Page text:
Giving a vintage car a modern heart transplant is a common sight in the restomod world. And as crate electric motors become available, some classic cars aren’t just getting engine swaps, but EV swaps, too. However, while modern engine swaps have their upsides, they do have some drawbacks. Chief among them is the chance that your engine-swapped classic car’s value could take a dive. But is that a genuine possibility, or a pointless worry?
‘Numbers matching’ classic cars often have the highest market values
Originality is often paramount in the classic car market, at least where value is concerned. It’s part of the reason why that Ford Falcon XA GTHO sold for roughly $1.5 million, for example. And unless the car has its original engine, it can’t be a ‘numbers matching’ classic.
The term ‘numbers matching’ refers to the factory serial numbers stamped on various parts of the car, Hagerty explains. On a ‘numbers matching’ classic car, the numbers on the engine, body, and rear axle are all identical. And often, it’s these kinds of vintage machines that command the highest prices at auctions. Matching numbers can sometimes even overcome undesirable color combinations, Hagerty notes.
Considering that more automakers are making modern reproductions of classic engines these days, the idea of a single number plate can affect a car’s value might seem odd. And to be fair, it doesn’t always. For instance, the 1957 BMW 507 Series II that sold on Bring a Trailer last year for almost $2 million didn’t have its original engine. Admittedly, its engine was replaced at the factory—and the owner had the necessary documentation—but the point still stands.
However, when it comes to truly high-dollar classic cars, engine swaps can make or break fortunes. It’s why vintage Ferraris race not with their original engines, but with ones made by a company like GTO Engineering. Repairing a damaged classic car’s body might be expensive, but these cars are insured. Yet the risk of having to throw out an original Ferrari V12, or something with a similar pedigree, is simply too great to chance.
Plus, sometimes the original engine is the entire reason why a specific car is valuable. Case in point, the Chrysler Turbine cars. That’s definitely one classic car that loses value with an engine swap.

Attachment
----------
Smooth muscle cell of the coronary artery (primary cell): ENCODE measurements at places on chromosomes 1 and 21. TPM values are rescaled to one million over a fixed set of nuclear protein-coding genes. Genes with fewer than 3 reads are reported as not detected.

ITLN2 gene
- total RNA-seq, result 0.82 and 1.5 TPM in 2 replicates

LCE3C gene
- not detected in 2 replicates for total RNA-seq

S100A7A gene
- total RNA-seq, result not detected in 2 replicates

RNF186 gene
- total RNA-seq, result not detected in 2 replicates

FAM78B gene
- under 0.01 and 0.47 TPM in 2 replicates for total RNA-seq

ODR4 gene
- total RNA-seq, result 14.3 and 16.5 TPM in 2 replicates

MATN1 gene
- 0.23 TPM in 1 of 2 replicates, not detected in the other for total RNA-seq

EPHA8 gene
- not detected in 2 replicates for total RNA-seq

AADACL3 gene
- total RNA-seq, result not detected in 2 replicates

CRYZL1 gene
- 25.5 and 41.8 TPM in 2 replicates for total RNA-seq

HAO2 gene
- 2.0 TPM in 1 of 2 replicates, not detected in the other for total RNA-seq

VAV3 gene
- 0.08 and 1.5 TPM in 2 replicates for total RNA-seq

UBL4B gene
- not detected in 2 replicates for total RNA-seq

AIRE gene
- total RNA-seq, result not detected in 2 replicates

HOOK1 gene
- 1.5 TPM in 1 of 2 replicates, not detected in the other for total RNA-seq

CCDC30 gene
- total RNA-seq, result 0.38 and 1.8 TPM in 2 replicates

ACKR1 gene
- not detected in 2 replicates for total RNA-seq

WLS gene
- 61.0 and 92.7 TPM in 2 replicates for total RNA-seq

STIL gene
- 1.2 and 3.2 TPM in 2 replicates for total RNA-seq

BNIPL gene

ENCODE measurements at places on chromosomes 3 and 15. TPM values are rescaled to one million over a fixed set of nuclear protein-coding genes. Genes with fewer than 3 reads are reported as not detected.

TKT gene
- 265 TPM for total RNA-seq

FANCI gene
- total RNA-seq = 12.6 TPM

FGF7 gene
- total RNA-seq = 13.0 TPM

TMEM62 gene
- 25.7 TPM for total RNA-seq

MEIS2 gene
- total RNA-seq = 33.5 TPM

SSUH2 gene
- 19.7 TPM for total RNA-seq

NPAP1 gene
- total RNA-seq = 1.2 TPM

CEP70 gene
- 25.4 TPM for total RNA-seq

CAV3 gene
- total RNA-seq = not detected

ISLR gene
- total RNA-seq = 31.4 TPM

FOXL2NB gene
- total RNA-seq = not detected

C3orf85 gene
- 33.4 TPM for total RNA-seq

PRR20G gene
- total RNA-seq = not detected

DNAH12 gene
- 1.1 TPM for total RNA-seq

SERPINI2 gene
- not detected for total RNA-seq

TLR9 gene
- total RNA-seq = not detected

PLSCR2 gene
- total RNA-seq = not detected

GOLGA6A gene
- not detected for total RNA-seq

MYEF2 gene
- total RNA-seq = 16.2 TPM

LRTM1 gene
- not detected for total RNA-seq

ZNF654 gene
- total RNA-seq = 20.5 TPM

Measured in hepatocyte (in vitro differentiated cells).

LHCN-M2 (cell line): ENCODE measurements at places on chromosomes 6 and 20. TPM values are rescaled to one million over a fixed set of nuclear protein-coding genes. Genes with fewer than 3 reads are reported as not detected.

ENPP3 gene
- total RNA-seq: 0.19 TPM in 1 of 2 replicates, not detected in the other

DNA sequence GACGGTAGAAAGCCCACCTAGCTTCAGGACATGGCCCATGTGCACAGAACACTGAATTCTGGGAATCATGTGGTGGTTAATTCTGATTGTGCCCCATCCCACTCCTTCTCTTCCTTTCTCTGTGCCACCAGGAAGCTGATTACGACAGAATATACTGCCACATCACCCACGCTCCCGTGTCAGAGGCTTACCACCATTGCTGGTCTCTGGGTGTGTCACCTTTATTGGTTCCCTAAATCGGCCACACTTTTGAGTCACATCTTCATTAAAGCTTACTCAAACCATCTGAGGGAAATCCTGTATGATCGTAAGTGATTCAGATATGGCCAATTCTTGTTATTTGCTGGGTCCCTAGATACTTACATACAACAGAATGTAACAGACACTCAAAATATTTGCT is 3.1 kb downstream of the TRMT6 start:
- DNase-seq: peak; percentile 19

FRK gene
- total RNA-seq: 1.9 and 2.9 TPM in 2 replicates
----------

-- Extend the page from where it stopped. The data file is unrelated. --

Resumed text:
Modern engine (and EV) swaps can make some classic cars more drivable, though, and sometimes more valuable
Still, a modern engine swap doesn’t always lower a classic car’s value. Depending on the car and engine in question, it may actually raise its market value. But arguably, more importantly, engine swaps, as well as electric swaps, often make vintage cars easier to drive and live with.
That last part is a common reason why classic car owners perform engine swaps, DrivingLine says. Modern engines are more reliable, require less frequent maintenance, and produce more power for a given capacity. Also, not every classic car community is well-supported by replacement parts. If maintaining a vintage engine simply isn’t financially feasible, swapping in a modern replacement at least keeps the car going. And, in the case of something like an EV-swapped vintage Land Rover, it also removes a significant emissions source.
True, not every engine swap is appreciated in all classic car communities. But it’s not like the concept is exactly new. For instance, some Sunbeam Alpine owners swapped their roadsters’ four-cylinders for V8s to get Tiger performance without buying Tigers. These ‘Algers’ aren’t as valuable as original Tigers, but they are worth more than standard Alpines. And there are plenty of other classic cars that genuinely benefit from engine swaps, Car and Driver muses. Not just in terms of performance, but market value, too.
Should you put a modern engine in a vintage car, then?
Ultimately, whether or not a modern engine swap impacts a classic car’s market value depends on the specific car and swap. Putting an LS V8 into a vintage Chevy pickup? No problems here. Doing the same to a Lamborghini Miura, though, is tantamount to sacrilege for some, and will cause its value to tank.
Engine swaps don’t have to be permanent, though. Aston Martin and Jaguar, for example, claim their classic electric conversions can be reversed, MotorTrend reports. And reversible modifications don’t necessarily harm resale value, Hagerty points out. So, if you install a modern engine for your own enjoyment, but keep the original around, you can theoretically sell your car without losing a significant amount of money.
Still, at the end of the day, it’s your car. You don’t have to swap out your classic car’s original engine if you don’t want to. But cars are meant to be driven and do poorly when they’re not. And if putting a modern engine in your vintage car means you spend more time on the road, those sensations are worth more than just money.
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